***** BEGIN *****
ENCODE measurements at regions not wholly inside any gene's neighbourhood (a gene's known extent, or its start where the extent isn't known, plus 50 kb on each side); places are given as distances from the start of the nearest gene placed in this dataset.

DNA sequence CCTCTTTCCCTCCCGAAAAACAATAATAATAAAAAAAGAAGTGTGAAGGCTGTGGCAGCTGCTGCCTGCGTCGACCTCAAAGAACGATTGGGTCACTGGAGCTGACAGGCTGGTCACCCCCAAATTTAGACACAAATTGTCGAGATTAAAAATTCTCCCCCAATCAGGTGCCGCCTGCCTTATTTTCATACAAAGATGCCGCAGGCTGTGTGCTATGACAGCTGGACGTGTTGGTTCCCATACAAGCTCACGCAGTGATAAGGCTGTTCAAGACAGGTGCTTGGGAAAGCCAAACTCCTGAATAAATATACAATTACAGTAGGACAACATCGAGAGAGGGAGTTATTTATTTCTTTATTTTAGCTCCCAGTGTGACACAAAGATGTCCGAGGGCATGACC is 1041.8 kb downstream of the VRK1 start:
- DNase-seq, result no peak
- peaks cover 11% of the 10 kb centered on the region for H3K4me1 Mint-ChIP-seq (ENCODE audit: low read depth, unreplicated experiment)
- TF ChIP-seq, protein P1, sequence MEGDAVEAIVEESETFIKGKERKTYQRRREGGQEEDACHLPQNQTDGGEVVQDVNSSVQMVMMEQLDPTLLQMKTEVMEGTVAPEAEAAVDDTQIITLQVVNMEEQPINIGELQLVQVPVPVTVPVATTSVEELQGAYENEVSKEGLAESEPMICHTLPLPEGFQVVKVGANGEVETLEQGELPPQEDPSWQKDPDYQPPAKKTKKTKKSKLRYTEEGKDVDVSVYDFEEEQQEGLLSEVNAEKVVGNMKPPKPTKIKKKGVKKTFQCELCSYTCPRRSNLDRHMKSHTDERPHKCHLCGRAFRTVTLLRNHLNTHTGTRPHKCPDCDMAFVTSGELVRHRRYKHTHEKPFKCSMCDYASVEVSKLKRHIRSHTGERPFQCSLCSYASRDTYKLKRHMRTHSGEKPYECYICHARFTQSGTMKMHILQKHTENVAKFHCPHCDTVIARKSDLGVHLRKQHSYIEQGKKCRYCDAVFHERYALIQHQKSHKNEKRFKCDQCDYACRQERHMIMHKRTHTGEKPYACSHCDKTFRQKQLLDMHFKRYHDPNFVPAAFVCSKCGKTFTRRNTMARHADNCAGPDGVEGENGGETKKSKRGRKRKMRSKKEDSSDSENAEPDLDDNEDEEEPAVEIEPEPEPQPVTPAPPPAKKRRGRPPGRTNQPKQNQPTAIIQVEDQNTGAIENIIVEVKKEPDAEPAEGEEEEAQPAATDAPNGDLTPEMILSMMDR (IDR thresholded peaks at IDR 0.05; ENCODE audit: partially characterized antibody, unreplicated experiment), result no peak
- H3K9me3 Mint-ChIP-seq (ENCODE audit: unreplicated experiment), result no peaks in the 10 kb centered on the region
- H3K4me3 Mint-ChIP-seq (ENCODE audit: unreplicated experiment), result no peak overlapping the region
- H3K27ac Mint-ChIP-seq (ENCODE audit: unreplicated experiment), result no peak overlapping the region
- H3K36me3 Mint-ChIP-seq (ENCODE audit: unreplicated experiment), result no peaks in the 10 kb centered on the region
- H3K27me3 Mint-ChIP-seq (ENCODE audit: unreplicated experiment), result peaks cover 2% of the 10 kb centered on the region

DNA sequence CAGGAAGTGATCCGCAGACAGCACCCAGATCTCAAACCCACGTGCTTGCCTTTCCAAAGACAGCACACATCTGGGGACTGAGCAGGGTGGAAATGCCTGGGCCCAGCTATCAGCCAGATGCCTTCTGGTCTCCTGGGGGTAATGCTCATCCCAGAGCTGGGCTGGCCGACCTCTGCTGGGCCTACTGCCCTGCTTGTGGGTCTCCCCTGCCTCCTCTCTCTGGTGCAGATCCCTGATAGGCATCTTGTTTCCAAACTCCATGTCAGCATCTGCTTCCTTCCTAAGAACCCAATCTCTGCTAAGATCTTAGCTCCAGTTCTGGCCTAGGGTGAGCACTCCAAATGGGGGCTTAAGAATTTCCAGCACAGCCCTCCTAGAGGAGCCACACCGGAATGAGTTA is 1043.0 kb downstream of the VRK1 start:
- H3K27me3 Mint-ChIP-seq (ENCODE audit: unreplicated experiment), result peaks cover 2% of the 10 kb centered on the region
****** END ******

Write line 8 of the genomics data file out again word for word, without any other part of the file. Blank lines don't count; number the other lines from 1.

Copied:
- H3K27ac Mint-ChIP-seq (ENCODE audit: unreplicated experiment), result no peak overlapping the region